"The secretary is very concerned with the direction this thing is going," one senior official said. "It's very unsettling to him that so many nations are choosing not to engage. With so much turmoil in the region, the last thing we need is for people not to be having conversations."
Kerry has spoken several times in the last few days with Iranian Foreign Minister Mohammad Javad Zarif and has also spoken with Saudi Foreign Minister Adel al-Jubair and Deputy Crown Prince Mohammad bin Salman Al Saud. He plans to speak with other Gulf leaders Tuesday, the officials said.
The growing rupture between Saudi Arabia and Iran is threatening U.S. efforts to end the Syrian civil war and stop ISIS in the Middle East, as Sunni states increasingly join the Gulf power in cutting or downgrading ties with Tehran.
The animosity between the long-wary Sunni and Shiite powers diminishes the chances that they will work together to end the Syrian violence in which ISIS has thrived and increases the likelihood of more regional instability, several former U.S. officials told CNN Monday.
While Saudi Arabia and Iran have been involved in proxy wars throughout the Middle East for years, Riyadh's execution of a prominent Shiite cleric and Iranian recriminations have brought tensions to a new low.
With Sunni states lining up behind Saudi Arabia, officials said the U.S. is not clear about whether they, or Iran, are using the fallout from the Saudi execution of Nimr al-Nimr for larger political aims in the region.
"It is difficult for us to know in the wake of the executions whether either side is using this to affect the outcome in Syria," a second senior State Department official said, "or whether this behavior by Saudi Arabia and the Sunni states is an effort to throw the JCPOA (Joint Comprehensive Plan of Action) in the mix."
The official was referring to the deal curbing Iran's nuclear activity that Iran, the U.S. and five other world powers signed this summer. The official noted that the fact Sunni states are severing ties with Iran "gives fuel to the enemies of the deal that the rest of the region is not on board with it."
The U.S. is also concerned about how the tensions between Gulf states and Iran will affect efforts to push ISIS out of Iraq. Now that Iraqi forces have retaken Ramadi, Sunni tribes are seen as the best hope to hold the city. Officials hope that despite his close relationship with Iran, Iraqi Prime Minister Haider al-Abadi will remain neutral and continue his outreach to Sunni tribal leaders.
This weekend, Iranian protesters stormed the Saudi embassy in Tehran after the execution Saturday of al-Nimr, a prominent critic of the Saudi government. Riyadh responded by severing relations with Iran, including flights to and from the country, and several other Sunni-led nations followed suit.
It was just weeks ago, after months of prodding, that the U.S. was able to get foreign ministers from Saudi Arabia and Iran to sit at the same table with the United States and other countries trying to discuss a road map to end the bloody Syrian civil war.
Iran has been a long-time supporter of Syrian President Bashar Al-Assad, while Saudi Arabia has provided the rebel factions fighting Assad with financial assistance and weapons.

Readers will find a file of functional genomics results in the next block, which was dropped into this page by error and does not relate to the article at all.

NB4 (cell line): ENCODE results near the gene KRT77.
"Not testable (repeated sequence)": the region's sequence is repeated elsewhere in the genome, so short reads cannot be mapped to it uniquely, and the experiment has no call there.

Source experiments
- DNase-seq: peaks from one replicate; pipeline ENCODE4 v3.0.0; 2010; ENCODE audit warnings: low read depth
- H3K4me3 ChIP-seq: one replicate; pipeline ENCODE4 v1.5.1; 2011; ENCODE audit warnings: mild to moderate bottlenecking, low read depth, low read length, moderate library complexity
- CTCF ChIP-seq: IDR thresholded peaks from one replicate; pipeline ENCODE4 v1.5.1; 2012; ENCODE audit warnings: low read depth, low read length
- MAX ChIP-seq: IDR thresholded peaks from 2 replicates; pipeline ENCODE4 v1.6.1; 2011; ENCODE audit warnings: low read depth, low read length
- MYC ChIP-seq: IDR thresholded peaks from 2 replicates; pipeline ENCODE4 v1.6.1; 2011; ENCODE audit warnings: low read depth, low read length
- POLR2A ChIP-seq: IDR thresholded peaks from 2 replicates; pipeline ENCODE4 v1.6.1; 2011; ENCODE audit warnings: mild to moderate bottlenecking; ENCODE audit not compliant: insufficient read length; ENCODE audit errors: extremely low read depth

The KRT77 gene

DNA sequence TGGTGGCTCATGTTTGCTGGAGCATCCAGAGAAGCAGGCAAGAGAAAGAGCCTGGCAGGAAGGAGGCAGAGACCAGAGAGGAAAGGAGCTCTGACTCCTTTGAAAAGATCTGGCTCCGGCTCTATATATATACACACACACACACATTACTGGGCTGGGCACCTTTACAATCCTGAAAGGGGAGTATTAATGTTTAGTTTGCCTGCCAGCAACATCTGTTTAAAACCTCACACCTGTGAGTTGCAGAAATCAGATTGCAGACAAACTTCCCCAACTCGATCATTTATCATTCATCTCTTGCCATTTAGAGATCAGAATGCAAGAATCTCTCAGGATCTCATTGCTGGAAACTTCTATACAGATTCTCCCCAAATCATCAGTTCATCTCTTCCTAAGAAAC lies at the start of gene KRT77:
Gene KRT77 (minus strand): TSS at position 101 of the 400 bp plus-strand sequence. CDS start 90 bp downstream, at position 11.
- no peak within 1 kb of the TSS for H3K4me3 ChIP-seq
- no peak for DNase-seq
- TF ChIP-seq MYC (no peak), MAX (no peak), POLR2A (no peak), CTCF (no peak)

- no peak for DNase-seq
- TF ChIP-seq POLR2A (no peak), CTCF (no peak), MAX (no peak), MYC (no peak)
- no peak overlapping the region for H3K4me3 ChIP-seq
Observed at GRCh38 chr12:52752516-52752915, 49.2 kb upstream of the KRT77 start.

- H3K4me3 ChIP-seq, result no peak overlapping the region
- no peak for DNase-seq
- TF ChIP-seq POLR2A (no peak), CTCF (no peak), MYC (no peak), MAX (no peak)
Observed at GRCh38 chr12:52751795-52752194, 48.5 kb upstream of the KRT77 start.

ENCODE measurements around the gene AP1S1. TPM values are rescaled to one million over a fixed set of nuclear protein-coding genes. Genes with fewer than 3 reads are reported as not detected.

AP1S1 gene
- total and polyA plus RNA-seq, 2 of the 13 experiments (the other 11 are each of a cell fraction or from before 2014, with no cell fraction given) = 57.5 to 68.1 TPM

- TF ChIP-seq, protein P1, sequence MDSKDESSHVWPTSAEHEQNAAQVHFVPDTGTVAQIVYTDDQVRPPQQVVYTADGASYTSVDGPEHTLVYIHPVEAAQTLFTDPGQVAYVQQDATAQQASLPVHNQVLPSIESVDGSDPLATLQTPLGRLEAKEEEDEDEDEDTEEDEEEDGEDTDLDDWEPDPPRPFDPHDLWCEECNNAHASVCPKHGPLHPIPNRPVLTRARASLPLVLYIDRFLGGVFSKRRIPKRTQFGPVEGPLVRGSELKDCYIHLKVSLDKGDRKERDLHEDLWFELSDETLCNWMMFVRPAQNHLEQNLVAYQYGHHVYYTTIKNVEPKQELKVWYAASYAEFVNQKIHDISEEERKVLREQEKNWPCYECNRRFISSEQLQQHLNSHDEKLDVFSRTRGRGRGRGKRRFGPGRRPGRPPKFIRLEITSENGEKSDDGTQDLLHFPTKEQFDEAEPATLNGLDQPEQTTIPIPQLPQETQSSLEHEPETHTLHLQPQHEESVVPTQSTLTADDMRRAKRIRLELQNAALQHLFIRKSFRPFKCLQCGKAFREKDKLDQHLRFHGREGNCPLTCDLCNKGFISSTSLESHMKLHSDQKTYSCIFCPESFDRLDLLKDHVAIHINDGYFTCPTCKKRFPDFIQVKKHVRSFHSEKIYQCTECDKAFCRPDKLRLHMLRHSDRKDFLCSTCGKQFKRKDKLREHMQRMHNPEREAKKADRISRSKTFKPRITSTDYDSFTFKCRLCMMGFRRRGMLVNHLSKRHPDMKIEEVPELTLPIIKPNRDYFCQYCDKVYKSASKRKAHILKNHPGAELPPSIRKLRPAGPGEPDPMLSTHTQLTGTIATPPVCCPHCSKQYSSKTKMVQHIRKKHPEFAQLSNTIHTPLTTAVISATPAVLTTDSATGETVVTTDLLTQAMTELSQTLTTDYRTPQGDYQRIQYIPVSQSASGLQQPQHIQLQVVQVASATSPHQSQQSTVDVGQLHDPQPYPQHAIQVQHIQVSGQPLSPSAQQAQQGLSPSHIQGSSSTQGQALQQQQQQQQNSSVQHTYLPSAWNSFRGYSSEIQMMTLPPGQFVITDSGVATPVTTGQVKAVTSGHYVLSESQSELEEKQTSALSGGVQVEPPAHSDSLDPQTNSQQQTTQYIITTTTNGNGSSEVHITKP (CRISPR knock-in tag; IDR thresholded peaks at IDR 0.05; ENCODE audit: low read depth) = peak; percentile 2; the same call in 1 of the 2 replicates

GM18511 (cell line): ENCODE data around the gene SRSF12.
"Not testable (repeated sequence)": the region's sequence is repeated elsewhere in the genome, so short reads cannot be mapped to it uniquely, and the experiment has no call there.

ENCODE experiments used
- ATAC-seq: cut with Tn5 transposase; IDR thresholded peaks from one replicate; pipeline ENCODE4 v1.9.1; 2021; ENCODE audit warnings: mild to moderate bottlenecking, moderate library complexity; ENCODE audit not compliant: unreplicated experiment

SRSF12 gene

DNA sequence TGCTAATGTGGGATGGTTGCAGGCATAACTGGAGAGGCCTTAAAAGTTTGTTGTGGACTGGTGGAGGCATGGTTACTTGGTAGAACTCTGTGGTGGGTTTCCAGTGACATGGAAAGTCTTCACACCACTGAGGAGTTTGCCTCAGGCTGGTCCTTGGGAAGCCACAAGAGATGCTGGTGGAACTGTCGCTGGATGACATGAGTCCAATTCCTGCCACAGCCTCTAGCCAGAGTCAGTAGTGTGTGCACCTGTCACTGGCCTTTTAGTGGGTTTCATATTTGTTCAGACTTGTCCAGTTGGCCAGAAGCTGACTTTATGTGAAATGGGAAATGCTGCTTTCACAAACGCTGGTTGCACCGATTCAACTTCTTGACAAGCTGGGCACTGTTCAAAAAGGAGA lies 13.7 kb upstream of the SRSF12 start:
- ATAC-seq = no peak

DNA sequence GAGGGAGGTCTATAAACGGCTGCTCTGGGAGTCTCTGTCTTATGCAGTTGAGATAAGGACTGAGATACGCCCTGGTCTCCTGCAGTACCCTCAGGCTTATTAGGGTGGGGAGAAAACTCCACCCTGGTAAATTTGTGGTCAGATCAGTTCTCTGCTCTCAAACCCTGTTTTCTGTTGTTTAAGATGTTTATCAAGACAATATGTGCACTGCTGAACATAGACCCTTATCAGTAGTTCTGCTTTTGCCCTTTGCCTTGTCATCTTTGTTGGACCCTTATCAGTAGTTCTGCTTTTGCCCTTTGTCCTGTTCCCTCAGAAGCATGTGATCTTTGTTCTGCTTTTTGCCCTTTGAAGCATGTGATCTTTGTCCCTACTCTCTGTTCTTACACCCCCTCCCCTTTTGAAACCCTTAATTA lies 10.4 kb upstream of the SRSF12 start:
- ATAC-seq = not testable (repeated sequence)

"The two key countries that had to make compromises at that negotiating table were Saudi Arabia and Iran," Nicholas Burns, a former senior official at the State Department, told CNN. "It's just become more difficult."
The U.S. has called repeatedly for calm in public statements.
"We are urging all sides to show some restraint and to not further inflame tensions that are on quite vivid display in the region," White House Press Secretary Josh Earnest said Monday in a briefing with reporters.
State Department spokesman John Kirby, meanwhile, urged engagement to reach "a resolution to these things peacefully, diplomatically and without violence."
But a former U.S. diplomat said that that goal might well be elusive, and that it wasn't just in Syria that the situation might deteriorate.
"This could turn out to be something that further inflames the region," according to Robert Jordan, a former U.S. ambassador to Saudi Arabia.
With Iran and Saudi Arabia on opposite sides of the conflicts in Iraq, Yemen, Lebanon and elsewhere -- as well as Syria -- there are plentiful opportunities for additional confrontation.
Any direct collision could jeopardize the American-led deal curbing Tehran's nuclear capabilities if the U.S. and the West are being seen as siding with Saudi Arabia, a close Washington ally.
And then there is the ongoing U.S.-led military effort against ISIS inside Iraq and Syria, which likely requires involvement from both Iran and Saudi Arabia to hasten the defeat of the terrorist group -- now, the two sides will not want to cooperate.
"It may well create further vacuums," Jordan said of the current situation between the two countries. "It may well create greater difficulty in finding any kind of moderate forces to train and assist in the process of fighting ISIS both in Syria and Iraq. I think we have a real risk here that it could destabilize efforts in that regard."
And that destabilization could extend far beyond Syria and Iraq.
"If they're not talking, if they're fighting through proxies in places like Syria and Yemen -- and they are -- it means over the next several months we should expect to see more violence, more dead, more refugees coming from Syria," Burns said.
For now, the U.S. is signaling that it expects the countries on the front lines to take the lead in reaching a resolution.
"While we certainly want to foster that engagement, I think you can all understand that real, long-term sustainable answers are not going to be legislated from Washington," Kirby said.